This submission first suggests that the Committee should develop an intersectional analysis that recognizes the ableist, sexist and patriarchal systems, structures and institutions that define productivity and dependency. Secondly, it highlights how the full enjoyment of sexual and reproductive rights, broadly understood, redistributes resources, legitimacy, and power, therefore conditioning access to and keeping work. In reciprocity, access to work mediates the exercise of sexual and reproductive rights. The submission concludes by suggesting recommendations for structural changes to accessing work, health, education, and social protection systems.

Uploaded on June 20, 2019

The Sexual Rights Initiative and partners co-sponsored a side event at the 20th session of the Human Rights Council focusing on criminal laws and women’s right to health. The objective of the event was to provide a forum for States and stakeholders in Geneva to discuss the key findings and recommendations of the Special Rapporteur on the Right to Health’s 2011 report to the General Assembly on the criminalization of sexual and reproductive health including abortion.

Learn more about the event here

Uploaded on May 29, 2019

Country: Belize

Collaborators: SRI, United Belize Advocacy Movement

Key Words: Sexual orientation and gender identity; Human rights; Right to education; Discrimination; Sexual and reproductive rights; HIV/AIDS; Stigma.

 

Country: China

Collaborators: SRI

Key Words: Sexual orientation and gender identity; Right to freedom of expression; Right to education; Right to health.

 

Country: Malaysia

Uploaded on May 29, 2019

Country: Bolivia

Collaborators: SRI, Ipas

Key Words: Sexual and reproductive rights, maternal mortality, criminalization of abortion

 

Country: Bolivia

Collaborators: SRI, Colectivo LGBT de Bolivia

Key Words: Sexual orientation, gender equality, discrimination, violence, sexuality education, public policy, Bolivian legislation, hate crimes 

 

Country: Bosnia Herzegovina

Uploaded on May 29, 2019

Country: Guatemala

Collaborators: SRI, La Colectiva Mujeres, Derechos Sexuales

Key Words: Violencia de género, Violencia sexual, Embarazos no deseados en adolescentes y jóvenes, Derechos humanos de niñas y adolescentes, Femicidios, Acceso a la Justicia, LGTBI

 

Country: Ghana

Collaborators: SRI, Sisters of the Heart, Centre for Popular Education Human Rights in Ghana (CEPEHRG)

Uploaded on May 29, 2019

Country: Grenada

Collaborators: SRI, GrenCHAP, Gorundation Grenada

Key Words: LGBT People, sexual orientation, gender identity and expression, discrimination based on SOGIE

 

Country: Guyana

Collaborators: SRI, Society Against

Key Words: Sexual Orientation Discrimination (SASOD) LGBT People, sexual orientation, gender identity and expression, discrimination based on SOGIE

 

Uploaded on May 28, 2019

Human Rights Council – 31st session

Panel discussion on the progress in and challenges of addressing human rights issues in the context of efforts to end the HIV/AIDS epidemic by 2030 – 11 March 2016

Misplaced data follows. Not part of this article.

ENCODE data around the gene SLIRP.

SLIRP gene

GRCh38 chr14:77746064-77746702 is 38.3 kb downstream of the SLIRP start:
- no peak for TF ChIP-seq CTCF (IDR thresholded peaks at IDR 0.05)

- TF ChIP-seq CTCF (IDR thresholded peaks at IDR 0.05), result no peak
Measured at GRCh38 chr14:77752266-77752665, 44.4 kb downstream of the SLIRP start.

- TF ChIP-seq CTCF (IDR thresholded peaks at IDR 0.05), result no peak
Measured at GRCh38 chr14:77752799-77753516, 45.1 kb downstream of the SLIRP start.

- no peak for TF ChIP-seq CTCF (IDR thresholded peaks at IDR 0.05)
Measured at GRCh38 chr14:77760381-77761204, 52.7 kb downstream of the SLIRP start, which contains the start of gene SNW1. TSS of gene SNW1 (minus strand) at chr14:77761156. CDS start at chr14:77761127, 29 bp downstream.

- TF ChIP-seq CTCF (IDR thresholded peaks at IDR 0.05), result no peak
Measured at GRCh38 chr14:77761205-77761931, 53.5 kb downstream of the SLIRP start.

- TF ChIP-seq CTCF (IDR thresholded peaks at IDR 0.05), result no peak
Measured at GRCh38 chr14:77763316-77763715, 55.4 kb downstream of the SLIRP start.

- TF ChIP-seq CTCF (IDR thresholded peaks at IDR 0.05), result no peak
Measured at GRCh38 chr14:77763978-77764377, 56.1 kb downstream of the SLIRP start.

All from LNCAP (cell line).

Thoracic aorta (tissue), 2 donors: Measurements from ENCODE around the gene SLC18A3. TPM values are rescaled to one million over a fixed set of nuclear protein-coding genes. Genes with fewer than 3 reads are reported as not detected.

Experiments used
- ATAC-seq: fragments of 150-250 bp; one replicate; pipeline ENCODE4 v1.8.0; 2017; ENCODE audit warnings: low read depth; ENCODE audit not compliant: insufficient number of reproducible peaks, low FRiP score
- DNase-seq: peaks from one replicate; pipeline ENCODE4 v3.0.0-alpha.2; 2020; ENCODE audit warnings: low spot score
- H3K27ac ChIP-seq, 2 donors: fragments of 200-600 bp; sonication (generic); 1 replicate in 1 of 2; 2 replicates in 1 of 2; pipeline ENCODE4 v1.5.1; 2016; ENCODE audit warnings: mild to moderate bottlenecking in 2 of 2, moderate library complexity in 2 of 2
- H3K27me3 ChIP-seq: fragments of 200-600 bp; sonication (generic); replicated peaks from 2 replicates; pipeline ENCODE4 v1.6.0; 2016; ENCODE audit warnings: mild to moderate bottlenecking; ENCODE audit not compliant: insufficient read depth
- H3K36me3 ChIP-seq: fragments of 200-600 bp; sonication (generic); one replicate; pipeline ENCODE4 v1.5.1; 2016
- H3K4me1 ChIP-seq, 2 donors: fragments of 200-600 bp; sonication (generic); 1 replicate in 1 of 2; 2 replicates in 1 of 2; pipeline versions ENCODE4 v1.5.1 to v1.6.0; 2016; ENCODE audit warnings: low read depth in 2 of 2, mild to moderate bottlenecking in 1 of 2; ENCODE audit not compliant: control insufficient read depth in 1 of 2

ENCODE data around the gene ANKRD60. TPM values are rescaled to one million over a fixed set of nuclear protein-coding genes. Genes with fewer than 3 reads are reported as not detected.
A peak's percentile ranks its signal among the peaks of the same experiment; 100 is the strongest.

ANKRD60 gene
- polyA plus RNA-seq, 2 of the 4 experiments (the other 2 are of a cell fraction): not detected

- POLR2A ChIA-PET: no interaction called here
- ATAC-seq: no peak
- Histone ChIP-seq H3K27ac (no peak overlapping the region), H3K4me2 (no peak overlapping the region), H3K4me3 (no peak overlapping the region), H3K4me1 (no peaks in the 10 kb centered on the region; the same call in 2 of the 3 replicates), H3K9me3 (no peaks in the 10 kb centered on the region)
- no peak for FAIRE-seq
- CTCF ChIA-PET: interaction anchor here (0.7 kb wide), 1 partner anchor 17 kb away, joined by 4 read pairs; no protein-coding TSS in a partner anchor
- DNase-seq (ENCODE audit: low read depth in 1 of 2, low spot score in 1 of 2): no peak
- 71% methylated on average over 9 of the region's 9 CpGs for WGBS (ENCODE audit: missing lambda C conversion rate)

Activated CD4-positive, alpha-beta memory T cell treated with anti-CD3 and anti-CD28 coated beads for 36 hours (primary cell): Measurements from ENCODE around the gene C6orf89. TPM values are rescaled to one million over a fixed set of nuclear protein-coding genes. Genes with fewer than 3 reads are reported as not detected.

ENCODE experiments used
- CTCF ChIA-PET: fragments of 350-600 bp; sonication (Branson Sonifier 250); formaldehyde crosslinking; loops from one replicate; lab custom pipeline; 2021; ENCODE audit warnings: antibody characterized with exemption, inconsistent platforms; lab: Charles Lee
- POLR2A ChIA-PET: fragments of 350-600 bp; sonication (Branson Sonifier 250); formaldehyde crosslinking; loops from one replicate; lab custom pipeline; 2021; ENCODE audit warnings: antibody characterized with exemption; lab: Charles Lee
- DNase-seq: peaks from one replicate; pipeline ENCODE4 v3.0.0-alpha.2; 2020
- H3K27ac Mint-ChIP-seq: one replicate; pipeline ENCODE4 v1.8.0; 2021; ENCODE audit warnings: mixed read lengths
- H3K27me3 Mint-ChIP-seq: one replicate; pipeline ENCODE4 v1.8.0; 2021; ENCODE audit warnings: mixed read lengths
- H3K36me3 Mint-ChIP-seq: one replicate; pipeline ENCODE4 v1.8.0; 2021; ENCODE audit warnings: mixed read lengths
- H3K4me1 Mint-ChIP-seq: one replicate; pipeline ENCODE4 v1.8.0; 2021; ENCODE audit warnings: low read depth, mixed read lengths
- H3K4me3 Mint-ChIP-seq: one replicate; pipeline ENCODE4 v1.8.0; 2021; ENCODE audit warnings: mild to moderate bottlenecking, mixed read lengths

Statement by Action Canada for Population and Development

Uploaded on May 22, 2019

HRC25: High-Level Dialogue on Sexual Violence in DRC

Thank you Mr. President.

I make this statement on behalf of the Sexual Rights Initiative.

We welcome Security Council Resolution 2122, which invites the Secretary General to commission a global study on the implementation of Resolution 1325. We also welcome HRC Resolution 24/27, highlighting the persistence of a very high level of cases of sexual violence, used as a weapon of war in conflict, and the recommendations contained therein.

Uploaded on May 22, 2019

25th Session of the Human Rights Council
Item 3: Interactive Dialogue with the Independent Expert on the issue of human rights obligations relating to the enjoyment of a safe, clean, healthy and sustainable environment
Statement delivered by Action Canada for Population and Development (ACPD) and International Indian Treaty Council

Uploaded on May 22, 2019

Country: Ireland

Collaborators: SRI, Irish Family Planning Association

Key Words: Abortion; Criminalization; Right to Health; Discrimination

 

Country: Lithuania

Collaborators: SRI, Family Planning and Sexual Health Association

Key Words: Sexuality Education; Sexual and Reproductive Health and Rights of Young People

 

Country: Venezuela

Uploaded on May 22, 2019

Country: Cambodia

Collaborators: SRI, People Health Development Association

Key Words: Sexual and Reproductive Rights of Young People; Sex Work; Sexual Violence; Sexual Transmitted Infections; HIV; Human Rights of Women; Discrimination Against Women; Gender-Based Violence

 

Country: Costa Rica

Collaborators: SRI, Mulabi-Costa Rica

Uploaded on May 16, 2019

In his Preliminary observations during a Country visit to Croatia from 28 November to 6 December 2016, the UN Special Rapporteur on the right of everyone to the enjoyment of the highest attainable standard of physical and mental health, Mr. Dainius Pūras, recognized the importance of sexual rights stating “…I would like to underline that sexual and reproductive health rights are human rights.

Uploaded on May 14, 2019